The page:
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Eats shoots and leaves

Wednesday, March 10, 2010

Lynne Truss would have no bone to pick with me for leaving out a comma in the title of my post. (For those who are curious and interested, here's the explanation for the title of her book, Eats, Shoots and Leaves, and a review.) It is a little predictable but in this instance, the title is so appropriate because here are three recipes for kerabu or Asian salads. I presume the pandas would like it too (again, a reference to her book.)

In kerabu, sambals or chilli-based pastes are used as dressings. Kerisik (pounded toasted grated coconut) too is often included.

There are, of course, as many ways to make these kerabu as there are edible plants and vegetables. These are three dishes that I put together one day when I was in the mood to toss things and to use my store cupboard and refrigerator staples like dried prawns, chillies, lime juice and kerisik. I was looking for a balance of sweet, sour and salty and I certainly got that delicious tanginess with these salads.

All recipes serve four.

Also called winged bean in English, the raw vegetable is often eaten with a sambal belacan (chilli and shrimp paste) dip.

200g four-angled beans
2 shallot, thinly sliced
2 bird's eye chillies, finely diced 
1 tablespoon dried prawns, washed and pounded
2 tablespoons grated coconut, toasted
2 tablespoons lime juice
1-2 tablespoons palm sugar
Salt to taste
  • Pick off the ends of the four-angled beans. Blanch in boiling salted water, about 30 seconds, then run under cold water to stop the cooking process. Cut on the diagonal into 2cm-wide pieces. Toss with the sliced shallots and chillies; set aside.
  • Combine the remaining ingredients and dress the vegetables.

This salad is loosely based on the Thai som tam. I am in awe of those lady hawkers who make this dish by the roadside in Bangkok. Green papaya has pale flesh; I didn't take a picture of the one I used in the kerabu. The half you see in the picture with the orange-coloured flesh has started to ripen. After peeling the skin, I only used the pale outer part of the flesh. The rest of the fruit can be eaten as is.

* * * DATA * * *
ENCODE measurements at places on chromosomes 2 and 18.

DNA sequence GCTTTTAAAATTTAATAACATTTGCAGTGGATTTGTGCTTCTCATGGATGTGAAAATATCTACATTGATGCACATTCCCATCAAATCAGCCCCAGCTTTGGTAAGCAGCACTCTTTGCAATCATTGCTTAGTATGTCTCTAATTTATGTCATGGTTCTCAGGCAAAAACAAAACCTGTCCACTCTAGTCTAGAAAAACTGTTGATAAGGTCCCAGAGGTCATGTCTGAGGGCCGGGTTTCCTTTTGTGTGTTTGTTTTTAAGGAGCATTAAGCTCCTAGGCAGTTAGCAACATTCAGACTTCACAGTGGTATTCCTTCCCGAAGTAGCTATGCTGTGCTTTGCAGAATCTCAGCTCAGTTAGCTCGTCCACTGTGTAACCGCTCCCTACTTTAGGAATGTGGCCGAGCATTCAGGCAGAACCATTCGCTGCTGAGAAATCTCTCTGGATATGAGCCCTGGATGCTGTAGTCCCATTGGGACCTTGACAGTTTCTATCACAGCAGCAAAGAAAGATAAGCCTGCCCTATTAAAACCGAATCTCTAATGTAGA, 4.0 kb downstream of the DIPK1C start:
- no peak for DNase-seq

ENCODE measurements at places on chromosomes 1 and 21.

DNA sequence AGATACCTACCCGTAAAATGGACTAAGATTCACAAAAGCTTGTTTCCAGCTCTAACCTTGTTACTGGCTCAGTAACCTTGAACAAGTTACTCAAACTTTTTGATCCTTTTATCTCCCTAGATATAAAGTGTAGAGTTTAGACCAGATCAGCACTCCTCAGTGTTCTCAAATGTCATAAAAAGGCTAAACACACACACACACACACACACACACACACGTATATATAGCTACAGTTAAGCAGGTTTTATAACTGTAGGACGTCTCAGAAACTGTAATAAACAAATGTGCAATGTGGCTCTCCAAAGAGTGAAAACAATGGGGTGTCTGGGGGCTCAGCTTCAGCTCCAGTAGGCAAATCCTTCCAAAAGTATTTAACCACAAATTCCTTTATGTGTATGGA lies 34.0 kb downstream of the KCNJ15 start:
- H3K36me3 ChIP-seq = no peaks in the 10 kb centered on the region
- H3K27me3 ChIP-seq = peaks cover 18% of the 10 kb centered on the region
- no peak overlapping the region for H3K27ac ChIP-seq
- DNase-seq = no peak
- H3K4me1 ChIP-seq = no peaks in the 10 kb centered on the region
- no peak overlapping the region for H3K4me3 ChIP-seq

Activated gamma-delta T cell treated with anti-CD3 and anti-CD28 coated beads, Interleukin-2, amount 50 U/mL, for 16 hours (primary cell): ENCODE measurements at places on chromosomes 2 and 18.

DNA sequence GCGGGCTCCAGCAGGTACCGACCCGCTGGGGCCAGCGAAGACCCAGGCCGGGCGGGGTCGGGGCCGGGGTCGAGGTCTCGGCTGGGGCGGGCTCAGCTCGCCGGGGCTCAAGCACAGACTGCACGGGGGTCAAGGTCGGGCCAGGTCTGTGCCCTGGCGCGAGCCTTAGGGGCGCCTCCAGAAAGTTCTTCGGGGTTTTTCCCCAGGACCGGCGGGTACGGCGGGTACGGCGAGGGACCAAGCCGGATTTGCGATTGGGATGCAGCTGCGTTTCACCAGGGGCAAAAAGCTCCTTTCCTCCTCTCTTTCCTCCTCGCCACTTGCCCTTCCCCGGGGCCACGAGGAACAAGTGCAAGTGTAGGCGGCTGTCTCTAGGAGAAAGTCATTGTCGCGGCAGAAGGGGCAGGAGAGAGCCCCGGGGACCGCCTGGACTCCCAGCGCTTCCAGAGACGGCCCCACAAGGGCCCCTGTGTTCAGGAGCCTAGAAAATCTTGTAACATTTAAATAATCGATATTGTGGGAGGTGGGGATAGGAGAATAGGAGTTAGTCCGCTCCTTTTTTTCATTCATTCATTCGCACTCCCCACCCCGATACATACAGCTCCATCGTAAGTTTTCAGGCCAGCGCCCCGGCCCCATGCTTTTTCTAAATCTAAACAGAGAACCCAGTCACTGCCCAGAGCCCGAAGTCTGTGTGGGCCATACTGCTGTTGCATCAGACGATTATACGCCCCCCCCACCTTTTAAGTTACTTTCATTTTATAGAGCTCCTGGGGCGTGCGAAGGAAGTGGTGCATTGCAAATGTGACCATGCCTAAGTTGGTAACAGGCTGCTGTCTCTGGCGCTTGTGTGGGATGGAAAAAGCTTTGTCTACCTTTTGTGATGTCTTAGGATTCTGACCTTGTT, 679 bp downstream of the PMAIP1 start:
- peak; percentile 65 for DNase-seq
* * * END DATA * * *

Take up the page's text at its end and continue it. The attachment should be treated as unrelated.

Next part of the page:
1 small green papaya (about 400g), peeled, cut into half and seeds removed
1 cup long beans, cut into 3cm lengths
1 tablespoon palm sugar
Juice of 2-3 limes, or to taste
2-3 tablespoons fish sauce
6-8 bird's eye chillies, thinly sliced on an angle
1 tablespoon dried prawns, washed and pounded
6-8 cherry tomatoes, halved and seeds removed
2-3 tablespoons chopped toasted peanuts
  • Grate papaya coarsely and into long strips.
  • To make the dressing, dissolve palm sugar in the lime juice. Add the fish sauce.
  • In a mortar and pestle, bruise the long beans. Add the chillies, dried prawns and some of the dressing. Toss well and add the papaya. Bruise the papaya so that it is mixed with the dressing. Add more dressing as needed.
  • Add the tomatoes and bruise them lightly, blending them with the rest of the ingredients. Serve sprinkled with chopped peanuts.
The fern shoots are usually blanched, but I didn't do that with my own dish as I thought they were tender enough. The option is, however, included in the recipe.
300g pucuk paku
50g fresh prawns, shelled and deveined
2 tablespoons ready-made kerisik
2-3 tablespoons coconut milk
2 large red chillies, pounded
2 tablespoons lime juice
2-3 teaspoons palm sugar
Salt to taste
3 tablespoons toasted peanuts, coarsely pounded
  • Pick off the tendrils and tender part of the stalks from the pucuk paku. Cut into 6cm pieces. If desired, blanch in boiling salted water, about 30 seconds, then run under cold water to stop the ferns cooking further.
  • Blanch the prawns until pink but still firm. Combine with the ferns.
  • Combine the rest of the ingredients and toss with the greens.

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